We have this many discussions going on currently. Here’s some external research. Here’s some stuff from our benefits area. Here’s things from the provider. So, it was kind of interesting in that ERG space when you become that person, like this liaison organization and/or person that’s pulling all of that work together. And you know, I never really thought I would be sort of a benefits advocate in my career, but that’s certainly what I became.
Also, I shared some of the stories around transgender employees. So, out of that, we were able to build based on the feedback and even the two stories that I shared and many others, some gender transition policies and procedures that supported not only the employee going through the transition but also supporting their teammates around them, their leaders, their teams, etc.
Everything also from even going back to the days of when we first started putting our pronouns even in our email signatures, and allowing that and helping our executives to understand we had to educate and advocate as to the business case for why should a CEO or an executive put this in there, you know, email signatures as a good example of that.
Valentina mentioned bathroom signage. And then also, Rajkumari, you mentioned through storytelling, which is also just so powerful when you hear someone share that story about just the trauma of deciding, needing to use the restroom, and not knowing what to do or where to go. Starting that conversation, which, you know, I’m no longer at that organization, it’s still an ongoing challenge and situation around that one so I can definitely understand where you were, how you were feeling Valentina being that person in the room, you know, with facilities, and maybe not getting that full understanding of what needs to be done there but those discussions continue to happen.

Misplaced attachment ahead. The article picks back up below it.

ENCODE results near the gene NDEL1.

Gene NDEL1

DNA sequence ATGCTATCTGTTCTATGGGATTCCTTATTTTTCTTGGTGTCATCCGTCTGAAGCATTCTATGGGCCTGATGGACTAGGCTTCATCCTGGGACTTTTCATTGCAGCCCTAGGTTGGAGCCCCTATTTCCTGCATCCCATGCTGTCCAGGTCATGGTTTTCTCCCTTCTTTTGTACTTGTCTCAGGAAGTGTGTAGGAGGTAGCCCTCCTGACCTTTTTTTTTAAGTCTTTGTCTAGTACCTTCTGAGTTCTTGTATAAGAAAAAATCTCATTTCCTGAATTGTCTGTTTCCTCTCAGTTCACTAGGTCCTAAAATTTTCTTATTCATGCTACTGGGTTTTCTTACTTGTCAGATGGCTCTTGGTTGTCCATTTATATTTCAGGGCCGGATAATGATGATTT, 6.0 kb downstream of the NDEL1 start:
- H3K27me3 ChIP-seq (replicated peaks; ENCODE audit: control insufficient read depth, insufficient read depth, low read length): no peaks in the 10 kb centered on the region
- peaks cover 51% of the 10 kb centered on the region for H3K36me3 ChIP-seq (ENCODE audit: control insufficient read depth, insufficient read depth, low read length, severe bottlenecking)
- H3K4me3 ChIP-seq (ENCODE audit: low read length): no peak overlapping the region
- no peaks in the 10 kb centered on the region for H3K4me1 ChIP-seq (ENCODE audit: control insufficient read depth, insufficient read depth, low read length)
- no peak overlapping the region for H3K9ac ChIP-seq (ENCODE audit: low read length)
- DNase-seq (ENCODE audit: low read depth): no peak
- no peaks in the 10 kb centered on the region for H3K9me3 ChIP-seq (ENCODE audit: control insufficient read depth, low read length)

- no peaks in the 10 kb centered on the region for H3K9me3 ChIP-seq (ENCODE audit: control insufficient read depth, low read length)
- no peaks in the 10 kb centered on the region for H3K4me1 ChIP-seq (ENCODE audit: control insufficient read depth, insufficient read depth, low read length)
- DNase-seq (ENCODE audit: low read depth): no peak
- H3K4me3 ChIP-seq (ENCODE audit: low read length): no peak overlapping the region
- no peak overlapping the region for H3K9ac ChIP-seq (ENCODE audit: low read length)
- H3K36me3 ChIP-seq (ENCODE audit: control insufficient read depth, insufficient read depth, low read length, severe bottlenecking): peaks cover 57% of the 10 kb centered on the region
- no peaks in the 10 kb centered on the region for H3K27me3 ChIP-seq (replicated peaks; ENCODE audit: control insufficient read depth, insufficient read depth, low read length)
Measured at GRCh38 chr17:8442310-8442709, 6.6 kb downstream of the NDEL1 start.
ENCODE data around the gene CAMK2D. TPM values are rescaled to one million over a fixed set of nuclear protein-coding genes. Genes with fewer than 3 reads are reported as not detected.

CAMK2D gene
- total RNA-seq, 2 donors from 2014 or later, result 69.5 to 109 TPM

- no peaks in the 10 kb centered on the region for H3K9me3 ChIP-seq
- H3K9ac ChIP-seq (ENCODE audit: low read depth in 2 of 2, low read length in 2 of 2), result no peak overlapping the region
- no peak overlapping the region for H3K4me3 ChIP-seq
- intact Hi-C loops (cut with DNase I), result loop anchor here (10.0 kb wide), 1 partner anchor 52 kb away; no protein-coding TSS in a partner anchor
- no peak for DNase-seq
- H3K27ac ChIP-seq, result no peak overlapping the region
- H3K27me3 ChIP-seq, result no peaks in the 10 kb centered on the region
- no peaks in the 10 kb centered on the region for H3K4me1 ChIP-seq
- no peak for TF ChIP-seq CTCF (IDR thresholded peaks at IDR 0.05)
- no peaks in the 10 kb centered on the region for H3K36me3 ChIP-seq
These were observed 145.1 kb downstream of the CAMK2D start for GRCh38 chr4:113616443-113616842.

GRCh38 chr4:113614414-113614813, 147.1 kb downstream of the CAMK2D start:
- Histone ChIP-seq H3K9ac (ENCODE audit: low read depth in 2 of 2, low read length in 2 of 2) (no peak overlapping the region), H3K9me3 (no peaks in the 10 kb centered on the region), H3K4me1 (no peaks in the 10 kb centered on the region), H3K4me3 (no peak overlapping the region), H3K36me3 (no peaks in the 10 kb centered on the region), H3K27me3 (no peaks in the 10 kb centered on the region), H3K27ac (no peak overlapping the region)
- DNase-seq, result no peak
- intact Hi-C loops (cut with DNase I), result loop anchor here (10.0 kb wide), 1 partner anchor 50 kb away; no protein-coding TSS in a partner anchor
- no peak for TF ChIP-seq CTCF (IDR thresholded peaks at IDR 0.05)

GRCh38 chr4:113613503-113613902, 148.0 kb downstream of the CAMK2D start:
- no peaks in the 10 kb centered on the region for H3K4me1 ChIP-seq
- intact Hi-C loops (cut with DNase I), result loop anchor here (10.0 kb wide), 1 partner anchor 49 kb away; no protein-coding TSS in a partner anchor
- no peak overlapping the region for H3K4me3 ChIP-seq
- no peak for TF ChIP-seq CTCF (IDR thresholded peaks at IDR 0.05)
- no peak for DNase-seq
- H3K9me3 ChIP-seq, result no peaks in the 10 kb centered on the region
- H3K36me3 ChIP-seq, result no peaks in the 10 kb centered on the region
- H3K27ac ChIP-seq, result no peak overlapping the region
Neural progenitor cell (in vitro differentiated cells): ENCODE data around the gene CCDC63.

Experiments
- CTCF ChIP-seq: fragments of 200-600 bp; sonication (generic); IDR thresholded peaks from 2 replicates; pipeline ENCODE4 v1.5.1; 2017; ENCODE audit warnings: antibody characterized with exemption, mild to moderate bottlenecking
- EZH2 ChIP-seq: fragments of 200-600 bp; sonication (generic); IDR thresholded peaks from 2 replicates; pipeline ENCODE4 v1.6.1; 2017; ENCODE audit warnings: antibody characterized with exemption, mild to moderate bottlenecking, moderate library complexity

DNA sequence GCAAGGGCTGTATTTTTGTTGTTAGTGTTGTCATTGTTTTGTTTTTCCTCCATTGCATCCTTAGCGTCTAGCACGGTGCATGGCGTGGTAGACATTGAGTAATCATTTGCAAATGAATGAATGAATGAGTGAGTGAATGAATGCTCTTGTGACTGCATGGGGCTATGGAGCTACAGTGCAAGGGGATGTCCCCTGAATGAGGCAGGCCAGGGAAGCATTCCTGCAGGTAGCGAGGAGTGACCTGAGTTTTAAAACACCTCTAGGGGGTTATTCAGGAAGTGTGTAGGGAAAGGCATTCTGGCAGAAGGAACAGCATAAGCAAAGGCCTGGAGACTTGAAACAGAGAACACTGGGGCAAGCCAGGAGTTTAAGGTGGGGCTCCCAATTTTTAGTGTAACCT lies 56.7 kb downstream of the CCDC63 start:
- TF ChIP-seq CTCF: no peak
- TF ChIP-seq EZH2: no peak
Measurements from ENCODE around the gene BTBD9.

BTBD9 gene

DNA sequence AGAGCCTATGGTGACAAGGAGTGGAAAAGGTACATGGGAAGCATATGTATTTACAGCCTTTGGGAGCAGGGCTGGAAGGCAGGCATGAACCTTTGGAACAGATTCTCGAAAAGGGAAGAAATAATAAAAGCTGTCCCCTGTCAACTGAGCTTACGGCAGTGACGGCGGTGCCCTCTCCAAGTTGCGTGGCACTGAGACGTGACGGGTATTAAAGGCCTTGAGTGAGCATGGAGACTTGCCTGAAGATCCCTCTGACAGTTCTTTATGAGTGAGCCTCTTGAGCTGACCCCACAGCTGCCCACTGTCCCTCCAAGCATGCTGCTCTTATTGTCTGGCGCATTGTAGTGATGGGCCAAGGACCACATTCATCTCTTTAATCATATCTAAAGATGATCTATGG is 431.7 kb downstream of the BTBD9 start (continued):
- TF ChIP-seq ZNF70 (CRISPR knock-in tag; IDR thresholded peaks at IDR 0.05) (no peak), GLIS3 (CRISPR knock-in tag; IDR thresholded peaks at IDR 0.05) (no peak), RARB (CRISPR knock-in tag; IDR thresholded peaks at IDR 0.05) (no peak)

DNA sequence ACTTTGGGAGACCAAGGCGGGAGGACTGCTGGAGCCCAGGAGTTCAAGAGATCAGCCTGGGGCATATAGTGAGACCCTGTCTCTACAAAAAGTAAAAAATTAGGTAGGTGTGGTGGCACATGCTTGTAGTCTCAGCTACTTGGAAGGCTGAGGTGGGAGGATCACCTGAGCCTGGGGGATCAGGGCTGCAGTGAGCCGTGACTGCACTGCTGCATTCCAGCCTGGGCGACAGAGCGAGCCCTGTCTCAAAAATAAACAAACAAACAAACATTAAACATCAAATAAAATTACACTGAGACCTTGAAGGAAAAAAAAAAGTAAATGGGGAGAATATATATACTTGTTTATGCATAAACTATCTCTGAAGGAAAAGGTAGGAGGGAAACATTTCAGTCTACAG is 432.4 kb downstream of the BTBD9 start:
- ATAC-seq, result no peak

When they come from the employees, first of all, it shows that you’re not just hearing them, you’re listening to them. When you’re transparent about where you’re at, through the process, when you engage the leadership at whatever level is appropriate to be part of that conversation and to share as much as you can with the employees, that also really helps to create that sense of psychological safety.
Wow, folks are actually listening to my issues or problems. I maybe didn’t get the exact result that I would dream of and hope for and wish for but someone heard me. Wow, David from the ERG listened to me, and then I was followed up by this person in DEI, this person in HR. David checked in on me, or whoever checked in on me a couple of months later to see if things had improved. Those are the small steps that make that larger impact. So, I think that the focus of going inward was really powerful thinking about the work that the ERG can do to influence policy and procedures.